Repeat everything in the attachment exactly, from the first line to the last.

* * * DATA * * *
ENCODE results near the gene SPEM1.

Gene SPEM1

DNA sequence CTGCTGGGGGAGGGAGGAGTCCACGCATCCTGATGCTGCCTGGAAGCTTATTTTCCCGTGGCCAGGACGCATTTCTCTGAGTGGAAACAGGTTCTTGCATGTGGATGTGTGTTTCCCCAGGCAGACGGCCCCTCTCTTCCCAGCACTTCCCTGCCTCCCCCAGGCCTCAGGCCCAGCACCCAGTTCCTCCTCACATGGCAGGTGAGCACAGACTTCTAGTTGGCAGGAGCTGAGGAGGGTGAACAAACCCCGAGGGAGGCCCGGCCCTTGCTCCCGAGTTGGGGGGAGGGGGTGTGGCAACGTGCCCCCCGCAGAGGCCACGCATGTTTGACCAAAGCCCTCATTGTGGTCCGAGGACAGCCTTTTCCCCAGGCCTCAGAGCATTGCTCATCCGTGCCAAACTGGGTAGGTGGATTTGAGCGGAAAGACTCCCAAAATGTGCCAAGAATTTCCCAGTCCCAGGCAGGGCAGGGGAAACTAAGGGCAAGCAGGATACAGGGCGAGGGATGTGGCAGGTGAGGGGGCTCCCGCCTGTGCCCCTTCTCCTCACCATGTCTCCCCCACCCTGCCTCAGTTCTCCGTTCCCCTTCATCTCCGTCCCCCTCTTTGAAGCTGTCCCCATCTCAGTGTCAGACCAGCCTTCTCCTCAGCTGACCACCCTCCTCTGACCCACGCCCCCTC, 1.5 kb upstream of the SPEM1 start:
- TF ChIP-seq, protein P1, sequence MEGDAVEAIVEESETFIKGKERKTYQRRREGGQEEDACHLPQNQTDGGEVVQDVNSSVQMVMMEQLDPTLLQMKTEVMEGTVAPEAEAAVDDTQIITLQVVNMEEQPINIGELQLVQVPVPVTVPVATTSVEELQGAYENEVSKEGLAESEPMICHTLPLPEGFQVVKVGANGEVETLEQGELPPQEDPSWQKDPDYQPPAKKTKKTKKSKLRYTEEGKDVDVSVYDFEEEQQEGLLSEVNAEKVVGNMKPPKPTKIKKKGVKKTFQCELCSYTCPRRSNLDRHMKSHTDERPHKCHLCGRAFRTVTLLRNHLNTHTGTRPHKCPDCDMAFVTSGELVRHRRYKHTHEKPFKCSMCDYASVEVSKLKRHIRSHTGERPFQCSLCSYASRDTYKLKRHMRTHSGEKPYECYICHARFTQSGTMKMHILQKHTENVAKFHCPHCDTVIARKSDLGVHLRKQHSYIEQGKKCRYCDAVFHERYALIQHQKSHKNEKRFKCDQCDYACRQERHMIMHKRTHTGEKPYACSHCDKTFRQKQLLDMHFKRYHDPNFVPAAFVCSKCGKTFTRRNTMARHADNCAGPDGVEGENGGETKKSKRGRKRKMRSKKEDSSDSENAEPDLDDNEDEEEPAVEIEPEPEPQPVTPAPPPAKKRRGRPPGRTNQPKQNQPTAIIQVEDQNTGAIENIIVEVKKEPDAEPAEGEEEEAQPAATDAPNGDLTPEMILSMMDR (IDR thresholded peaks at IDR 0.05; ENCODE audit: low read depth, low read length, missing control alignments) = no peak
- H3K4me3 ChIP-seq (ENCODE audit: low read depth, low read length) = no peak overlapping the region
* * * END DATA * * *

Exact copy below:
ENCODE results near the gene SPEM1.

Gene SPEM1

DNA sequence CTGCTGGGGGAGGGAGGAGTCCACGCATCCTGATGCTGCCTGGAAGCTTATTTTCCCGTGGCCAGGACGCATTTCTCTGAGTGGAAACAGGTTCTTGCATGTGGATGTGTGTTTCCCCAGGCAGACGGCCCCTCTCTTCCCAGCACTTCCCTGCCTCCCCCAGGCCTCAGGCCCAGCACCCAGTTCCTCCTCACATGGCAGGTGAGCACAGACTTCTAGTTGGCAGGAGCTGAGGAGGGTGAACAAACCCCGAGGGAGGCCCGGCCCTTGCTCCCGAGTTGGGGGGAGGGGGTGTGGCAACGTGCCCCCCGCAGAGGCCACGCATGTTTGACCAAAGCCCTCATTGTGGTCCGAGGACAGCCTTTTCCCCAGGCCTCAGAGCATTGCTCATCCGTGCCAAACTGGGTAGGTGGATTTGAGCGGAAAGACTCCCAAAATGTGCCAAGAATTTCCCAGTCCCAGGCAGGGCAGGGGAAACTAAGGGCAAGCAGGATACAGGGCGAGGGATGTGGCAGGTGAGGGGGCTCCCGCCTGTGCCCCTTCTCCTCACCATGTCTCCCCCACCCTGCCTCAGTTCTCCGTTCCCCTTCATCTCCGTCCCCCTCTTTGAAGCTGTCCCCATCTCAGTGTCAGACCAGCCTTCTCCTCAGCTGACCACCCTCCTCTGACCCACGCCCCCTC, 1.5 kb upstream of the SPEM1 start:
- TF ChIP-seq, protein P1, sequence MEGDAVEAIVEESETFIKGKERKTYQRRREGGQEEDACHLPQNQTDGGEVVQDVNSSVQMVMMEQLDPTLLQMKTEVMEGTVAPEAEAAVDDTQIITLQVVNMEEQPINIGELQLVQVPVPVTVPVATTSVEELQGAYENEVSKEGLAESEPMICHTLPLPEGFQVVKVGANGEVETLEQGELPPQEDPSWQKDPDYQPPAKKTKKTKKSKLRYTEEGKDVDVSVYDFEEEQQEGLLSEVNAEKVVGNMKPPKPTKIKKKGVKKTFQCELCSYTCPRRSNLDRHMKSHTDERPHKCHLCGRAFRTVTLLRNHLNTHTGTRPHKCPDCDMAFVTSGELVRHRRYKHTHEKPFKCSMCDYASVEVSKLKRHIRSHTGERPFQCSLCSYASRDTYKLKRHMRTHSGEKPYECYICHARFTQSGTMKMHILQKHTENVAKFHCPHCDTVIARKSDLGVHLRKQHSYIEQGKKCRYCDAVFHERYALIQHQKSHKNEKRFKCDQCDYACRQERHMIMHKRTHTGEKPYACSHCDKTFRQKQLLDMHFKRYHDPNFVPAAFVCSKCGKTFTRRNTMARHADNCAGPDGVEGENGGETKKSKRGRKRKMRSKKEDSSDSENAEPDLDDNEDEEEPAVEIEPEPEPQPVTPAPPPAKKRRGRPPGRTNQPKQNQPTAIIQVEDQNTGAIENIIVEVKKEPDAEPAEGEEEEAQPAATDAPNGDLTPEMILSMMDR (IDR thresholded peaks at IDR 0.05; ENCODE audit: low read depth, low read length, missing control alignments) = no peak
- H3K4me3 ChIP-seq (ENCODE audit: low read depth, low read length) = no peak overlapping the region